Hello, CSS world!

After discussing what CSS is and why you should use it, you're probably eager to see it in action. If you're reading this in your webbrowser, then you can already see CSS doing its magic - from header colors and sizes to code sample boxes, menus, lists and pretty much anything else - if it has a background, a border, a different text size or color, then it's likely the thanks to CSS. However, that might be a bit too complex to comprehend at the moment, so let's bring it down to a much more basic level.

Throughout the history of programming, every tutorial with respect for itself has started with a "Hello, world!" example, with the sole purpose of showing the most basic way to bring the text "Hello, world!" to the user's screen. This could however easily be accomplished in pure HTML, without the use of any CSS, so we'll spice it up just a bit with a different color:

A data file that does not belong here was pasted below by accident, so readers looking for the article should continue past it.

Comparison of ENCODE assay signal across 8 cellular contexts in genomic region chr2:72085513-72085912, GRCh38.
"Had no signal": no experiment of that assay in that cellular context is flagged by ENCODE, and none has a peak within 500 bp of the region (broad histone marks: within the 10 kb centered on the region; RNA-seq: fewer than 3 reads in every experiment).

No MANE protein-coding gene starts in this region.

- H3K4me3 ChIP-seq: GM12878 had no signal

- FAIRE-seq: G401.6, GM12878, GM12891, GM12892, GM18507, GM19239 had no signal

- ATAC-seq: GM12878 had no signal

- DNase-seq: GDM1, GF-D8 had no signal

<style type="text/css">
h1 {
	color: DeepSkyBlue;

<h1>Hello, world!</h1>

That's it - we just wrote our first CSS rule, targeted toward the H1 tag and used it to change the text color, using the color property and a color value called DeepSkyBlue. You can check the result by pasting the code into your editor or simply by clicking the test button above the code sample.


As you can probably see, CSS is a fairly simple language, but fear not if you didn't quite understand our first example. In the next chapter, we'll discuss what the above CSS code actually means and why it's written the way it is.

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